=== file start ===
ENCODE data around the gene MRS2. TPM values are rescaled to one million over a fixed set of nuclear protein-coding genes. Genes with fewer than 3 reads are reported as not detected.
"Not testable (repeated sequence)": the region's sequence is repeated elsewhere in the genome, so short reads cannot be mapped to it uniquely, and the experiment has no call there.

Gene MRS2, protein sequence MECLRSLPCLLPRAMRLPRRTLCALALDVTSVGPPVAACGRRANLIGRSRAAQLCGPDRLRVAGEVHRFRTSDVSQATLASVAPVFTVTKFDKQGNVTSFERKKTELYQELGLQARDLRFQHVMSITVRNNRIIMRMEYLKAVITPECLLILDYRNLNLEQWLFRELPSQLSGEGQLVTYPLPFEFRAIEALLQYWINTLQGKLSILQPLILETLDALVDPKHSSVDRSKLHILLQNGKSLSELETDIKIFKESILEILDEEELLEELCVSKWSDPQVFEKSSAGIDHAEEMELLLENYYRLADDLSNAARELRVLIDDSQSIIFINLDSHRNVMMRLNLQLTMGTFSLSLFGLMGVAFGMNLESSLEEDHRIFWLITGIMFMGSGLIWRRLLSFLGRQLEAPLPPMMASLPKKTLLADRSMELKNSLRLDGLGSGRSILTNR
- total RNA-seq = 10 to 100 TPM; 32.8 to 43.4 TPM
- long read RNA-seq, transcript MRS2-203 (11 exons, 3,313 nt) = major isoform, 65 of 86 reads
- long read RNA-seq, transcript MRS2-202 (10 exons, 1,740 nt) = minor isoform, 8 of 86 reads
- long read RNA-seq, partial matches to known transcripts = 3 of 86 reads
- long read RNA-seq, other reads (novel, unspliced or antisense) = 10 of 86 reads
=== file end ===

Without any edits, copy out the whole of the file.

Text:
ENCODE data around the gene MRS2. TPM values are rescaled to one million over a fixed set of nuclear protein-coding genes. Genes with fewer than 3 reads are reported as not detected.
"Not testable (repeated sequence)": the region's sequence is repeated elsewhere in the genome, so short reads cannot be mapped to it uniquely, and the experiment has no call there.

Gene MRS2, protein sequence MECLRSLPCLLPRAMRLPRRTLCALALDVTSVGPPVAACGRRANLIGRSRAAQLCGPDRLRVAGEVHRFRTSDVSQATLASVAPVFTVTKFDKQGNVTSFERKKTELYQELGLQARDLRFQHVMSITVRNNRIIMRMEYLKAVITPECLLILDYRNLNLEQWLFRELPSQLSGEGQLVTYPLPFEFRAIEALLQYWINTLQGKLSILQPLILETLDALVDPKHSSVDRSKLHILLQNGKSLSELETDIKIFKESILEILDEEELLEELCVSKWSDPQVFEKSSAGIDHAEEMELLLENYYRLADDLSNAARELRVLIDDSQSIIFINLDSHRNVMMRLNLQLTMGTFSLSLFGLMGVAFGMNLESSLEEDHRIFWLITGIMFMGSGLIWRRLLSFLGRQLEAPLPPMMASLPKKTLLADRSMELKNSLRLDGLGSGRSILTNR
- total RNA-seq = 10 to 100 TPM; 32.8 to 43.4 TPM
- long read RNA-seq, transcript MRS2-203 (11 exons, 3,313 nt) = major isoform, 65 of 86 reads
- long read RNA-seq, transcript MRS2-202 (10 exons, 1,740 nt) = minor isoform, 8 of 86 reads
- long read RNA-seq, partial matches to known transcripts = 3 of 86 reads
- long read RNA-seq, other reads (novel, unspliced or antisense) = 10 of 86 reads